Film takes a haunting look at arranged marriages
EMRAH GÜLER ANKARA - Hürriyet Daily News
Kuma, one of the Turkish films, which center on the topic of arranged marriages, once again focus on the problems in society and suffering, just like ‘Lal Gece.’A young adolescent girl locked in a room to have sex against her will with a much older man would be the definition of rape in many countries. Yet in some parts of rural Turkey it is merely standard procedure for a traditional arranged marriage.
Reis Çelik’s latest feature and Crystal Bear winner in this year’s Berlin International Film Festival “Lal Gece” (Night of Silence) follows a traditional arranged wedding in which the 60-something-year old groom is sent off to the bridal chamber with his 14-year-old bride to consummate the marriage by sunrise the next day.
The marriage is an arrangement to end the blood feud between two families and the groom, played by veteran actor İlyas Salman, has spent most of his life in prison for the murder, done as an honor killing, of his mother. The film’s director and writer Çelik layers in a look at another patriarchal tradition accepted in certain rural parts of Turkey with the addition of the groom’s honor killing to the plot. The young bride, played by newcomer Dilan Aksüt, is a fresh-faced teenager under her bright red wedding veil.
Most of “Lal Gece” takes place in the bridal chamber, where the blood-stained bed sheets are expected to be waved like a victory flag the next morning as proof of the groom’s virility and the bride’s sacred virginity. What starts out as moments that alternate between awkward and frightening turn into a night reminiscent of Tennessee Williams plays, a strategy game of words, vulnerabilities and fears.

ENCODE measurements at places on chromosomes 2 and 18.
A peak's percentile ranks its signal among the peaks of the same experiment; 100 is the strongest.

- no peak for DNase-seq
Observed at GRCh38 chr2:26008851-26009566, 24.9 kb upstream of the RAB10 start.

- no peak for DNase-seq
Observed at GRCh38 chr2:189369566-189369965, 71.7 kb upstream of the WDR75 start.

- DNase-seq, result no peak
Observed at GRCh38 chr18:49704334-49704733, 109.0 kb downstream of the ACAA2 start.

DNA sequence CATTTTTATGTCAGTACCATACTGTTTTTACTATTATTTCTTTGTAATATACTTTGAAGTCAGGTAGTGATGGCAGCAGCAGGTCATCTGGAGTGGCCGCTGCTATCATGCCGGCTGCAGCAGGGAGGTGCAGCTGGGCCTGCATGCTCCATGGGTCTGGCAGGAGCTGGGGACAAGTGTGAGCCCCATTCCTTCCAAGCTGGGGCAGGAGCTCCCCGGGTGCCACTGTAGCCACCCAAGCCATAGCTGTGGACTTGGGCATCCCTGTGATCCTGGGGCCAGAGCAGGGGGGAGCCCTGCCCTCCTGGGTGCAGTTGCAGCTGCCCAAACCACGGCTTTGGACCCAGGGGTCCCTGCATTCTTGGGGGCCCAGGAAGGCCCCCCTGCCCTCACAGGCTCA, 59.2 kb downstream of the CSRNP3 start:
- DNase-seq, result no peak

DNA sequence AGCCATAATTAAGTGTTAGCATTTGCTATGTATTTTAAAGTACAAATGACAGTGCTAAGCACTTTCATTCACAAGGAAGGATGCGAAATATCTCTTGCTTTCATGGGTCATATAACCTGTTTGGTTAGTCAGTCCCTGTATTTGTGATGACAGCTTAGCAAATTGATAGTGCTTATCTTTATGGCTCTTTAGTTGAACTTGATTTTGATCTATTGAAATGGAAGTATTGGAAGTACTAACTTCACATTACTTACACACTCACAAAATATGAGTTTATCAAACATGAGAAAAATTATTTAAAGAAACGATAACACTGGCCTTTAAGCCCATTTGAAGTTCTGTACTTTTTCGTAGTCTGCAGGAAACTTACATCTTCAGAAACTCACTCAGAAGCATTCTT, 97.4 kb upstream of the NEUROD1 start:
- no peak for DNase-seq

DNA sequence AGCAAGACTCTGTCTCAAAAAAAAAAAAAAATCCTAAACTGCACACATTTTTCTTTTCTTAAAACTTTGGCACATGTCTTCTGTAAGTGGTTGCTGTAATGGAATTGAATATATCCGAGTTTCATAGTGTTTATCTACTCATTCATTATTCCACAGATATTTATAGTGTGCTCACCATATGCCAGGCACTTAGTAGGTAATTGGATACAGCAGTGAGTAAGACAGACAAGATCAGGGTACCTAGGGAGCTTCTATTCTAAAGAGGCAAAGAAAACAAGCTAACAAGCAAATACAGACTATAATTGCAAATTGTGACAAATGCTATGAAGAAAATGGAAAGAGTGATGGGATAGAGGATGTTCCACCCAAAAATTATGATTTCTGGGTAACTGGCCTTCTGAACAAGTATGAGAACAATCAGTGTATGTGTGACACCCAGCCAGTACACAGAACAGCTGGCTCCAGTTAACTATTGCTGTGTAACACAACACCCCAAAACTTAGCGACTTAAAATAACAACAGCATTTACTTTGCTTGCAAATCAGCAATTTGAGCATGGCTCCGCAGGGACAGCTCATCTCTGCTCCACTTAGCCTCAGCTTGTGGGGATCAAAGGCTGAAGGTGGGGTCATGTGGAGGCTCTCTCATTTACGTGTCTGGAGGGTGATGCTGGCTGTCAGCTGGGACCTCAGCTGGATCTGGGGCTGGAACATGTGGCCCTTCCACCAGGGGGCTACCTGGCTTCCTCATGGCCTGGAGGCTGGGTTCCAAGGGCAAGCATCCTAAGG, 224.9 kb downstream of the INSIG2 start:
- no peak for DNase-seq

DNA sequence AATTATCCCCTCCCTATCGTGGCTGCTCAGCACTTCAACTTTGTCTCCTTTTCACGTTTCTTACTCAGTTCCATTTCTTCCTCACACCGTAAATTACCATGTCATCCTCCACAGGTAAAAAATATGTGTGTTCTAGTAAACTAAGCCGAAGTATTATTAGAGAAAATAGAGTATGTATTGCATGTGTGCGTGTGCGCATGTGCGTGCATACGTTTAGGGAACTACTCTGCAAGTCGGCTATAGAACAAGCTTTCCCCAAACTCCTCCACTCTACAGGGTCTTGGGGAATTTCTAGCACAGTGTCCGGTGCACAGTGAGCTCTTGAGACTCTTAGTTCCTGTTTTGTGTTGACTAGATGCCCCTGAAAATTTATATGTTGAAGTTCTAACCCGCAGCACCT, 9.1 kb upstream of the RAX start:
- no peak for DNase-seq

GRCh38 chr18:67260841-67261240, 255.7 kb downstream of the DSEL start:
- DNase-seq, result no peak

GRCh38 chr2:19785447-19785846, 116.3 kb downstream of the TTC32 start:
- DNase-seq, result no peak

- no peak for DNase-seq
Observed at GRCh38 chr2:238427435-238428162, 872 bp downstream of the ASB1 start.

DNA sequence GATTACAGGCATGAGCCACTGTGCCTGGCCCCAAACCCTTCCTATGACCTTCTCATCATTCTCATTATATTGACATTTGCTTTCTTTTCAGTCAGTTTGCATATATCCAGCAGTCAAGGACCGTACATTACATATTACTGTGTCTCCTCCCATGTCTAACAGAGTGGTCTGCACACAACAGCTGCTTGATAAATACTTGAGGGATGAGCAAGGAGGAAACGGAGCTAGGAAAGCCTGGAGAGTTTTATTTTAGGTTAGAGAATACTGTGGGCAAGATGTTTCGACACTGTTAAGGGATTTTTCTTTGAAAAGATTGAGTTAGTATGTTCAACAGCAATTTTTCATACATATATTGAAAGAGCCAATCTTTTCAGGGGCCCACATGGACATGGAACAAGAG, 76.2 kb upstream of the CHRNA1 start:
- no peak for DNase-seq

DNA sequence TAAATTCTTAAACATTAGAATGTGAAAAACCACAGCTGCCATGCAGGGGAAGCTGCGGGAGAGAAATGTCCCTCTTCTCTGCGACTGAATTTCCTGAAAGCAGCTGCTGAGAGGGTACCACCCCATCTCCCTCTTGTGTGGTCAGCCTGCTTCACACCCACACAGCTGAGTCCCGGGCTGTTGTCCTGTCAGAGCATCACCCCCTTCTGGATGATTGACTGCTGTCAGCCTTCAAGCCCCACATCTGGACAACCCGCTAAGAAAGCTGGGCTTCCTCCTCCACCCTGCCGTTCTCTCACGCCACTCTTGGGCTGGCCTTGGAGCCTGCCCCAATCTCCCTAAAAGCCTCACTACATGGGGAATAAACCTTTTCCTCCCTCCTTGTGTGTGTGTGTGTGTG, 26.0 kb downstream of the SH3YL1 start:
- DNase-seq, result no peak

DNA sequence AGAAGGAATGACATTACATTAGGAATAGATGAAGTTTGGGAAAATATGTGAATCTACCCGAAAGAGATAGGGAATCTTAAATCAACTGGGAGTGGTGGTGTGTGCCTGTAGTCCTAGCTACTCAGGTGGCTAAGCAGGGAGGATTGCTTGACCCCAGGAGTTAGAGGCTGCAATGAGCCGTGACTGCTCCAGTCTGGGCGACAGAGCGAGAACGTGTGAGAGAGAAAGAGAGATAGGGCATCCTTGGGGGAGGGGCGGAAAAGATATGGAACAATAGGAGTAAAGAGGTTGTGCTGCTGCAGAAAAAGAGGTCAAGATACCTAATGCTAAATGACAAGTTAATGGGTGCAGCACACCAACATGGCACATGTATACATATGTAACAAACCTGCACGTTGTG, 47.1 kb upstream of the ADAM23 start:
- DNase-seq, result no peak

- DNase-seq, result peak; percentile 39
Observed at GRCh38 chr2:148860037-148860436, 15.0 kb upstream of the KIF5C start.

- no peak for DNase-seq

Thanks to Gökhan Tiryaki’s cinematography and no musical score to elevate the mood of the film, the two characters are gradually rendered prisoners suffocating under the burden of tradition as the film moves toward its end.
As medieval as it is, arranged marriage is still a surprisingly common traditional practice and has lately become a favorite theme for Turkish filmmakers. Along with “Lal Gece” the recent Berlin International Film Festival screened what could loosely be called a companion piece to Çelik’s award-winner, another feature on arranged marriages in Turkey.
Immigrants in Europe and arranged marriage
Opening the Panorama section of the film festival and nominated for an Audience Award and Best Debut Film, newcomer Austrian-Turkish director Umut Dağ’s film “Kuma” (Fellow Wife) examines arranged marriages through the eyes of women. The film tells the story of young 19-year-old Ayşe, played by Begüm Akkaya, who is married to a man a few years her senior and sent off to Vienna.
Only that’s not the case at all. In reality, Ayşe is sent off to her husband’s father as a second wife. The old man’s wife Fatma (Nihal Koldaş) is fighting cancer, and is happy to have found a successor in this young woman. Not every children of the old groom takes kindly to the young bride bought as a replacement for their mother well. Released in Austria and France, “Kuma” is yet to find a release date in Turkey.
It has been nearly half a century since the first Turks flocked to Europe, mostly to Germany, looking for employment and the chance to start new lives. And generations after generation of Turks, and Kurds for that matter, are working hard to defy the new cultures they have found themselves a part of, looking to stick to their old traditions, some which are considered obsolete even in Turkey. One of these is the idea of arranged marriage.
Turks living in Europe and their take on arranged marriage was the subject of another movie in the early 1990s. Director and writer İsmet Elçi’s “Düğün – Die Heirat” (The Wedding) details the harrowing consequences of arranged marriage from the point of view of the groom.
Oğuz Tunç plays Metin, a young man of Kurdish origin with a steady job and a steady German girlfriend. He travels to his village in Turkey after receiving news his mother is dying, only to find his mother’s sickness was simply a ruse to have him married to a young woman from the neighboring village. Accustomed to the modern life in Germany, when Metin refuses his father, he finds out that not marrying is not an option. It’s sad to see that not much has changed in two decades.